NASA STS-129 Shuttle Launch TweetUp: Day 2
Once again my wife Cindy and I left our home around 5:30am and made the toll laden drive to NASA, this time bringing along my hi-def video equipment and tripod. Again we arrived about 15 minutes before we needed to be there, and again there were several other cars ahead of us waiting for the KARS ball field parking lot gate to open. When it did we parked in rows on the grass and had a bit of a tailgate party to kill the time until the buses arrived. By this point everyone was making friends and exchanging contact information.
Arnold Evens of FOX TV Dallas showed us he uses a OLPC (“One Laptop Per Child”) PC as his field equipment. Designed for use in 3rd world countries, it was a very good choice; long battery life, waterproof, durable plastic. I’ve thought of this myself, so it was very cool to see someone actually doing it. Many people had never seen one before so it became one of the topics of conversation during our tailgate party. In case you don’t know, you have the OLPC project to thank for the fact we now enjoy $200 netbooks.
Our Press Tent
The buses came and took us on a several mile trip to the NASA press area, located right next to the famous Vehicle Assembly Building (VAB) and the large launch countdown clock. There NASA had set up a special tent for us, again complete with WiFi, power strips, and large displays of broadcast and twitter feeds.
Everyone picked their locations and began their news broadcasting.
NASA gave presentations and answered questions while the launch progressed. We were currently in a 3hr hold, so this was a perfect time to walk around and take photos of the area around the tent, and the countdown clock.
All the TweetUp attendees gathered together for a group shot:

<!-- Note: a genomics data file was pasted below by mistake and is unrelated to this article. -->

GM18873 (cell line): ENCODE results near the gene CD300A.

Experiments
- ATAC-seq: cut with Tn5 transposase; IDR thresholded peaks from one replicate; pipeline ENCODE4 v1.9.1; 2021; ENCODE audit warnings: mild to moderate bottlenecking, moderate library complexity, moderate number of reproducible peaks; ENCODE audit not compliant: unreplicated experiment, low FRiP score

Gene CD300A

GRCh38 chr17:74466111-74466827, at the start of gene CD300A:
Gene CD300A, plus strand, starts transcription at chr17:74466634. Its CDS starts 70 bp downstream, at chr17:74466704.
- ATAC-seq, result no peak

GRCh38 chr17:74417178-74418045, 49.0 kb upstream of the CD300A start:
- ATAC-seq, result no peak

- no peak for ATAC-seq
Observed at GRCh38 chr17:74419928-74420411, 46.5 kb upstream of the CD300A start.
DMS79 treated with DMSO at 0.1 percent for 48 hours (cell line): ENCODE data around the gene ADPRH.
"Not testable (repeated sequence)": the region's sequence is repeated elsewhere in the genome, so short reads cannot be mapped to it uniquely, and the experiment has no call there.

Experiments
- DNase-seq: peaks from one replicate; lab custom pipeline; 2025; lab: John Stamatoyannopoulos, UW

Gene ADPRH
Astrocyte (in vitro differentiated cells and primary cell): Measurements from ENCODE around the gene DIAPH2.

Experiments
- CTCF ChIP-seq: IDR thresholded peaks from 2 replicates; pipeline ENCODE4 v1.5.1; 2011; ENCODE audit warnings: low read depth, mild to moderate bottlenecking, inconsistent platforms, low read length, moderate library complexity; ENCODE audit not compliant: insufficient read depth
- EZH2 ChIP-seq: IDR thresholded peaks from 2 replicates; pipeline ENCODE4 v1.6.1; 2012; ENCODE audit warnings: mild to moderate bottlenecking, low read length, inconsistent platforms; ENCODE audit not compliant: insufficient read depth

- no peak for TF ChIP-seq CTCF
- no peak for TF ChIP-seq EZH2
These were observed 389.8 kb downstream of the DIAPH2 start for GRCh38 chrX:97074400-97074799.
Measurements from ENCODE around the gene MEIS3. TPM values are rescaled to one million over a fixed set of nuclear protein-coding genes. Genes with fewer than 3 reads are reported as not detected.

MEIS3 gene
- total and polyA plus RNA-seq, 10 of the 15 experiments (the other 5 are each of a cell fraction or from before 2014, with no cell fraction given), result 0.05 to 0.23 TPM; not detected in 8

I must have said a hundred times that I couldn’t believe I was sitting on the grass next to the VAB building. While we were together, NASA was presented with a group signed poster as a thank you for inviting us to this event.
One of the podcasters in our group also took advantage of the opportunity and had us give a live cheer. I recorded this live on my cell phone.
Many of us, including Cindy, were interviewed by local press, podcasters, and film makers.
Most of the press that visited our group were more interested in the few people that traveled from other countries to be here today. I though it rather ironic that old media was interviewing the new media, and in several cases the new media was reporting on it back.
The Astronaut Wave
As the astronauts are driven to the launch site, it’s tradition for the van to stop by the press area so everyone can wave at them and wish them success. Days before the launch, the astronauts spend most of their time in isolation to prevent catching a cold and bringing it with them into space. This last stop could be the final time in their lives that they see other people should something go wrong with the mission, so it’s a very important sendoff. We were thrilled to be a part of it.
The van was accompanied by a security helicopter. The Astronauts are all suited up so they cannot leave the van.